Little v. State

Annotate this Case

415 N.E.2d 44 (1981)

David M. LITTLE, Appellant (Defendant below), v. STATE of Indiana, Appellee (Plaintiff below).

No. 580S124.

Supreme Court of Indiana.

January 21, 1981.

David W. Hopper, Chesterfield, for appellant (defendant below).

*45 Linley E. Pearson, Atty. Gen., Stephen J. Cuthbert, Deputy Atty. Gen., Indianapolis, for appellee (plaintiff below).

HUNTER, Justice.

The defendant, David M. Little, was convicted by a jury of burglary, a class B felony, Ind. Code § 35-43-2-1 (Burns 1979 Repl.); theft, a class D felony, Ind. Code § 35-43-4-2 (Burns 1979 Repl.) (amended 1979); and being an habitual offender, Ind. Code § 35-50-2-8 (Burns 1979 Repl.) (amended 1980). He was sentenced to ten years for the class B felony, two years for the class D felony, and thirty years on the habitual criminal charge, the sentences to run consecutively.

Two issues are presented for review in this direct appeal:

1. Whether the trial court erred in denying defendant's motion for discharge pursuant to Ind.R.Crim.P. 4(C); and

2. Whether the trial court erred in giving certain instructions.

The evidence most favorable to the state reveals that in the early morning hours of July 3, 1978, defendant forcibly entered the home of Ralph and Opal Garner and took several items of property, including jewelry, coins, and a gun.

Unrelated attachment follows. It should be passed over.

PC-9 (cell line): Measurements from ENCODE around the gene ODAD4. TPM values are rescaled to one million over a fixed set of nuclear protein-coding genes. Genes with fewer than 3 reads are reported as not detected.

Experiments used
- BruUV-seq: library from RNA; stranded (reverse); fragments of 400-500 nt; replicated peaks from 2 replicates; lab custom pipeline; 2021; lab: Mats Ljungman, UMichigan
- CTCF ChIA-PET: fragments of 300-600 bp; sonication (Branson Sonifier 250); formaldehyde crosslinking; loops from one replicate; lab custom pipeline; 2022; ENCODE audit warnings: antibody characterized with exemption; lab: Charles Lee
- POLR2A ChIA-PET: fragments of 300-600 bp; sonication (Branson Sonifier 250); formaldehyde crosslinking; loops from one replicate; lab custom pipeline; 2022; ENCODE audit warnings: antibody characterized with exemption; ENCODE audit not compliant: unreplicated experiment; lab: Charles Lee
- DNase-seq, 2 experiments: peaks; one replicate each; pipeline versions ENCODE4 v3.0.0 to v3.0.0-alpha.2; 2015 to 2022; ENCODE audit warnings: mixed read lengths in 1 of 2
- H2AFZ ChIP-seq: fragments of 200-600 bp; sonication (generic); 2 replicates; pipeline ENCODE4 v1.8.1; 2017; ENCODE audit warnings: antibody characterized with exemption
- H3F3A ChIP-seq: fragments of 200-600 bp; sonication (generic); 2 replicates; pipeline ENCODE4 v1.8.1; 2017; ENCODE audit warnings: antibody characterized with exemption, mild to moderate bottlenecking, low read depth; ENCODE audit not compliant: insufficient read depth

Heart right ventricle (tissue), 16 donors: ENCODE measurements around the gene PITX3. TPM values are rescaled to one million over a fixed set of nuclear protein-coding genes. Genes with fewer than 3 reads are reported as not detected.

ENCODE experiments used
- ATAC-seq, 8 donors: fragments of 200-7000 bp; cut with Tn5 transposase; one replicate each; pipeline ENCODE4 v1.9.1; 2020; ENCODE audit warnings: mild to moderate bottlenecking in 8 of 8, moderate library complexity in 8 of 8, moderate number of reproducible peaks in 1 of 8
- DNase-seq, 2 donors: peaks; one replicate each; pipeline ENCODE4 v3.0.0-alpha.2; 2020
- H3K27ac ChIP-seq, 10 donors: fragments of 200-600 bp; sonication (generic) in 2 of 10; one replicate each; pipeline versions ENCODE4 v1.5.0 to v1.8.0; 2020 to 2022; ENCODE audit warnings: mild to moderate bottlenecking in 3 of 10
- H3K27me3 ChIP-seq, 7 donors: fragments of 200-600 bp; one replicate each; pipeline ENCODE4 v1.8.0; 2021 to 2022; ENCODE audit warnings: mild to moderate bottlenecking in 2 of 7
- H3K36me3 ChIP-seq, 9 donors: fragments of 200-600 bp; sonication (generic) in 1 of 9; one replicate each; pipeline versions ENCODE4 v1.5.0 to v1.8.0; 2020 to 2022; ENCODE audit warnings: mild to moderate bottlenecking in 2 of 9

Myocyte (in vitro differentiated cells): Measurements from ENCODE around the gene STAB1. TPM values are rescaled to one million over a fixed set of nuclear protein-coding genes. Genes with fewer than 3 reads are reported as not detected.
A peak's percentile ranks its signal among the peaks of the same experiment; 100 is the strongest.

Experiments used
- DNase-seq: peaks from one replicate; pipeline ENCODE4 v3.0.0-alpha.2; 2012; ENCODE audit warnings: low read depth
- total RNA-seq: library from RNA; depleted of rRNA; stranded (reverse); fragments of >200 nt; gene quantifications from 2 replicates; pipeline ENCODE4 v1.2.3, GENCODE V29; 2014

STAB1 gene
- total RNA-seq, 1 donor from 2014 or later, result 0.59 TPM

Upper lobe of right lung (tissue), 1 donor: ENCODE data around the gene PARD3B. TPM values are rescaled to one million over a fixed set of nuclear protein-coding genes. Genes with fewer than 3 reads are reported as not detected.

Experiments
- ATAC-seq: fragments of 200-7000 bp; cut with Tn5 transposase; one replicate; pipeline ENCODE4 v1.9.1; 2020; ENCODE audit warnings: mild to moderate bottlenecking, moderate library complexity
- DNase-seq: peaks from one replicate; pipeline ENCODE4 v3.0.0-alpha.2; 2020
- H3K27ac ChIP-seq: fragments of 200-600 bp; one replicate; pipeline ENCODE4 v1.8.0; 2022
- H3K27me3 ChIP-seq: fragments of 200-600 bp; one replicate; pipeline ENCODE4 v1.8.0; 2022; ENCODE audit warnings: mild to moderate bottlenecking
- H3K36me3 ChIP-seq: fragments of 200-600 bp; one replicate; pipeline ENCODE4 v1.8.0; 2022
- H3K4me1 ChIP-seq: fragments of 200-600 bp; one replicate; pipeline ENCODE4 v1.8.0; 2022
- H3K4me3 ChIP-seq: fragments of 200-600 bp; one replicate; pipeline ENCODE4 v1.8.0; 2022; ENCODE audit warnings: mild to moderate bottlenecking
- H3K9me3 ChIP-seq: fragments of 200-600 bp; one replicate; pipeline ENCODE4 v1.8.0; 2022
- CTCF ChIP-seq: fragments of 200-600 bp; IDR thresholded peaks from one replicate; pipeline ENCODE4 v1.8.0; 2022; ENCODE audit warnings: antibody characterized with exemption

Ind.R.Crim.P. 4(C) provides:

"Defendant discharged. No person shall be held on recognizance or otherwise to answer a criminal charge for a period in aggregate embracing more than one year from the date the criminal charge against such defendant is filed, or from the date of his arrest on such charge, whichever is later; except where a continuance was had on his motion, or the delay was caused by his act, or where there was not sufficient time to try him during such period because of congestion of the court calendar; provided, however, that in the last-mentioned circumstance, the prosecuting attorney shall file a timely motion for continuance as under subdivision (A) of this rule. Any defendant so held shall, on motion, be discharged."

On July 19, 1978, the information for burglary was filed. Defendant was arrested on July 30, 1978. Under the rule, the one-year period on the burglary charge would run from the later of these dates, July 30, 1978. Therefore, defendant should have been tried for burglary no later than July 30, 1979.